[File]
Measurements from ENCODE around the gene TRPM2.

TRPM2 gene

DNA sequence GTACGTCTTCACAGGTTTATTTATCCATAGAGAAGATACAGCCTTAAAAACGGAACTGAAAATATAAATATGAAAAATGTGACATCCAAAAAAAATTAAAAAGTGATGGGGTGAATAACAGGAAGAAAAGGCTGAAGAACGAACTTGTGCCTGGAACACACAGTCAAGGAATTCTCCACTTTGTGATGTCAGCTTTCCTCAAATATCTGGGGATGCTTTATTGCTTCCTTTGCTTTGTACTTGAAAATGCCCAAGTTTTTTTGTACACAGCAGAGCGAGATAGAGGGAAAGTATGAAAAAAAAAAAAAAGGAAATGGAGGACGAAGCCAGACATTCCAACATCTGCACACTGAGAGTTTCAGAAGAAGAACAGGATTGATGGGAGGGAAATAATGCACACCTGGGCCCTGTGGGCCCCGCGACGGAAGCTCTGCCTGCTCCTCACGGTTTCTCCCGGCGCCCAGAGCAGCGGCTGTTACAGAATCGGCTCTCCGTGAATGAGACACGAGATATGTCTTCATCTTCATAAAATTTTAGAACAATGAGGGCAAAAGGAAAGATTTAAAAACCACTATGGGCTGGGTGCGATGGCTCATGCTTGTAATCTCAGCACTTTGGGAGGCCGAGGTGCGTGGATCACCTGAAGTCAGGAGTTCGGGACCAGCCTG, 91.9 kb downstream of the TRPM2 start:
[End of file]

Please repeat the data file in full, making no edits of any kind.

Measurements from ENCODE around the gene TRPM2.

TRPM2 gene

DNA sequence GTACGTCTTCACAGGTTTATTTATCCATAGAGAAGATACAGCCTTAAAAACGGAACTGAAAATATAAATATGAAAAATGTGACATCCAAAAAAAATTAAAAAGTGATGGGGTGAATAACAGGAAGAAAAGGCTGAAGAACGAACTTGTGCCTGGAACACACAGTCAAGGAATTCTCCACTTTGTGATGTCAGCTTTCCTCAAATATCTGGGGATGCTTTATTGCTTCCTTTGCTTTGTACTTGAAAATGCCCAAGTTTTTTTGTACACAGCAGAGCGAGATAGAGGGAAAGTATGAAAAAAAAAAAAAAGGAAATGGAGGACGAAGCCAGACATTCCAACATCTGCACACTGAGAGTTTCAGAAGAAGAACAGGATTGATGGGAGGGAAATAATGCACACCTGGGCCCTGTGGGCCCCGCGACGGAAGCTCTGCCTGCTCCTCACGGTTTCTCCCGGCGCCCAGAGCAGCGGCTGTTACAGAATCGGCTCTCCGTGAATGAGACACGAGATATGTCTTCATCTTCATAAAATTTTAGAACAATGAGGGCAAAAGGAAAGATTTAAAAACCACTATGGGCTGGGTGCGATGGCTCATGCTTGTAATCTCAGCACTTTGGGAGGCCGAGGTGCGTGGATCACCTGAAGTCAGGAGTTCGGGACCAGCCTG, 91.9 kb downstream of the TRPM2 start: